We ran to the concierge and asked her, “How long will the fastest taxi to Don Mueang International Airport take?” “At the least an hour, more if the traffic is bad”, she replied. The boarding closes 20 minutes before departure; we’ll have to clear immigration and security check as well. An hour and five minutes is the max that we had at hand. But there was no other way out, there were no Airport Link Trains to the second Airport, a Shuttle bus just left at 6 and the next was at 6:30. It was a packed evening on the roads; that’s precisely the reason why we opt for trains or metros if there is one. One among the 3 taxi drivers standing behind her came up to us and said, “Are willing to spend a little extra? I could try to take you there in about 50-55 minutes”. Did we need any further dialogue? We jumped straight into his cab.

We had no clue as to how much extra he wanted or how he would dodge the traffic? Take small lane shortcuts probably? Reading our minds he said, “I will take the highway. That is usually less crowded than the normal roads but there is a toll to be paid (150 Thai Baht – THB = 300 INR) and the final 30% of the route is a normal road. Can not help.”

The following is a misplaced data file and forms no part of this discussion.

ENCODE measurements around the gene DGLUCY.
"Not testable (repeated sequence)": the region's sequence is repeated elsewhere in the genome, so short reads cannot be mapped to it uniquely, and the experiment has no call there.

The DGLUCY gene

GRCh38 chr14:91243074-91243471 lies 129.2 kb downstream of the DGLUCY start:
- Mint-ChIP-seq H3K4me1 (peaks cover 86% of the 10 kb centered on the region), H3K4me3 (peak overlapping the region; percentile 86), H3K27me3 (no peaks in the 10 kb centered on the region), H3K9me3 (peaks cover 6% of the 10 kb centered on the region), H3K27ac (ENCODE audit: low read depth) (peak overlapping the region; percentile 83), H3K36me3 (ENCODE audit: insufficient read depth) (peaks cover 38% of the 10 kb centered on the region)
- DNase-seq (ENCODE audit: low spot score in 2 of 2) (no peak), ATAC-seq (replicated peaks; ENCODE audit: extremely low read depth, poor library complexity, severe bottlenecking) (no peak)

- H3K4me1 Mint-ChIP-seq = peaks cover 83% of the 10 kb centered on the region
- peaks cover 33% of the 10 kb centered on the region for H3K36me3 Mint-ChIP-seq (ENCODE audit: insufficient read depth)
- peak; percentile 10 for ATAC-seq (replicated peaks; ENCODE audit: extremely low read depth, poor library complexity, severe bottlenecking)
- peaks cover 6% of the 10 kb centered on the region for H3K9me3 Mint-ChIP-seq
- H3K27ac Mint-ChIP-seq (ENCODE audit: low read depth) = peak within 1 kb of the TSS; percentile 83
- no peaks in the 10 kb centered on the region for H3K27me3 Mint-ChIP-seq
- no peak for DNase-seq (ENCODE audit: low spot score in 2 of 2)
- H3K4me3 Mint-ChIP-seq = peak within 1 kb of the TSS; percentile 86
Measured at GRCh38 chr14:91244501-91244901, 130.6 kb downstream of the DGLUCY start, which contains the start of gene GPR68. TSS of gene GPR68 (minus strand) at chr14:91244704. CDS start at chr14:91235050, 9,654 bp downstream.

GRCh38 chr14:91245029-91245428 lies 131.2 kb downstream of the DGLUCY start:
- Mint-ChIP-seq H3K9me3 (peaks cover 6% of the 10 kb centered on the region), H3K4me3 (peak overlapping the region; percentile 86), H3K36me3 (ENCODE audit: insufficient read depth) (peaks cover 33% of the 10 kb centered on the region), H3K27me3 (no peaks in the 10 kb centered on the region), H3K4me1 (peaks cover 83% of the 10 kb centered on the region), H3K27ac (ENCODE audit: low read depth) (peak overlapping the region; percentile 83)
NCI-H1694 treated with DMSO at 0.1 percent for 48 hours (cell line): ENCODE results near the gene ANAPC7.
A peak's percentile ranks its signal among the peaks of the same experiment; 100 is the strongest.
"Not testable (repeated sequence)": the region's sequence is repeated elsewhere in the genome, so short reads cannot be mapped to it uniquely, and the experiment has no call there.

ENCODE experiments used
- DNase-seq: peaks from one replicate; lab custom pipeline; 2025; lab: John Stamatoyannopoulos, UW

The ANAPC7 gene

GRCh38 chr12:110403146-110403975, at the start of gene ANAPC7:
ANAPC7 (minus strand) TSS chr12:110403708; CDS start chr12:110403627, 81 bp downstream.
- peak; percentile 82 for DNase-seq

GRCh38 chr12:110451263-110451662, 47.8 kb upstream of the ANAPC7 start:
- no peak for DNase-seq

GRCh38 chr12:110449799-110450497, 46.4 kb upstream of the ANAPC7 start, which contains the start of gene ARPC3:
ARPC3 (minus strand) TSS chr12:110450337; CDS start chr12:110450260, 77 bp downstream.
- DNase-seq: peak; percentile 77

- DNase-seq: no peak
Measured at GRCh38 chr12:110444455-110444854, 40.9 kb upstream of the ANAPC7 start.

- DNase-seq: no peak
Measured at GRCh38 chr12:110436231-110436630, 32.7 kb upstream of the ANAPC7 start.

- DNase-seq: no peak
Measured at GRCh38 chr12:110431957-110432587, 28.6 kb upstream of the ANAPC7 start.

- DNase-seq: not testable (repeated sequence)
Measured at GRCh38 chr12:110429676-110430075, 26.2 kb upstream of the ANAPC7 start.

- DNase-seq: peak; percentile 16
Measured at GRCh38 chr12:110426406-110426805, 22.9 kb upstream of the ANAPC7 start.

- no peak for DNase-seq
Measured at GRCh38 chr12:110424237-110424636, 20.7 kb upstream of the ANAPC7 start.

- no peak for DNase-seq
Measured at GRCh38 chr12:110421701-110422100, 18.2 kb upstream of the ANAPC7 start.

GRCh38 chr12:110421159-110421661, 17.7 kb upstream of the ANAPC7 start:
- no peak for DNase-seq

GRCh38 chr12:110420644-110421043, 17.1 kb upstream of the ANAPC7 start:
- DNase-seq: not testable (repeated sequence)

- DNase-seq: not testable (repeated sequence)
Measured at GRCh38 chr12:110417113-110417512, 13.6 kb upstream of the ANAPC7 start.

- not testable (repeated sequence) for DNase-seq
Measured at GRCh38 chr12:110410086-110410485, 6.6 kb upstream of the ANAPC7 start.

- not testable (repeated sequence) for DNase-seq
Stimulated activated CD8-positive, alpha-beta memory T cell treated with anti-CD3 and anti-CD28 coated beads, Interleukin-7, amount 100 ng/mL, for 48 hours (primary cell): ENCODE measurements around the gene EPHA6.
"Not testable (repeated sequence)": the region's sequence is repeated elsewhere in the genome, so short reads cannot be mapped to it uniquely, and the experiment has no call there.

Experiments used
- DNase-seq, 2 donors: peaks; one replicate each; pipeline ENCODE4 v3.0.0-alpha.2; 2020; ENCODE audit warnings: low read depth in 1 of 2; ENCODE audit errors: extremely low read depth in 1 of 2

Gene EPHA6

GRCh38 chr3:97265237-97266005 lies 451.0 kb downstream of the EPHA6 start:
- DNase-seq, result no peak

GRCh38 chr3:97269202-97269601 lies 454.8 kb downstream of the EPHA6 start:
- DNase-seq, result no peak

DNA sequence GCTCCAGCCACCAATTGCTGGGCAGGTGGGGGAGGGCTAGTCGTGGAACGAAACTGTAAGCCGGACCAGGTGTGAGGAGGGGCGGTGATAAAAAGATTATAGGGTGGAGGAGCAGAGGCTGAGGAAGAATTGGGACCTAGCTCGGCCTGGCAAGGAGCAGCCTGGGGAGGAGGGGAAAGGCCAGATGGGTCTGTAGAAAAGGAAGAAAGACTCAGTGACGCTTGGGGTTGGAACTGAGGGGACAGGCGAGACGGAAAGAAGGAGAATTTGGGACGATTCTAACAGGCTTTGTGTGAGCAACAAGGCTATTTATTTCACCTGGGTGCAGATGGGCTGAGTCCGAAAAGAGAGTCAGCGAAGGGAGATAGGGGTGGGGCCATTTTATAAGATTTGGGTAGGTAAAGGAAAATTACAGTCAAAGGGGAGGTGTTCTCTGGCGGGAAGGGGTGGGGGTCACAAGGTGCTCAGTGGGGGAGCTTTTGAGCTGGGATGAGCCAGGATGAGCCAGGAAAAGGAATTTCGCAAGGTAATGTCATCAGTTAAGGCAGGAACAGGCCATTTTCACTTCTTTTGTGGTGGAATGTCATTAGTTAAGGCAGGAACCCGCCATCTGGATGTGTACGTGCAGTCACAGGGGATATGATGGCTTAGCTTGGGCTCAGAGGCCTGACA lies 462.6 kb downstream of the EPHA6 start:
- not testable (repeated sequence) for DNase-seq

The anxious us kept tapping the feet and tracking the distance to destination on Google Maps. Over-speeding on the long winding roads would have been a pleasant cruise under different circumstances. We exchanged smiles with the driver when he overtook the shuttle bus that had left before us. The highway’s empty lanes gave us hope. After what seemed like we already left acres and acres of tar behind us in just over 20 minutes, Mj broke the silence, “I did make a mental note that our flight leaves from the smaller airport in the city while booking the tickets, but totally forgot about it. Why dint you check while you planned the commute? You are the one who always does this Maps thingy”.
“Dude, you’re blaming me? It dint strike you that this wasn’t the airport’s name that you saw while booking – when you bought the train ticket, whilst in the train, after reading the sign boards, just nowhere and you blame me for jotting down the wrong route?” “Okay”, said he, “both at fault”.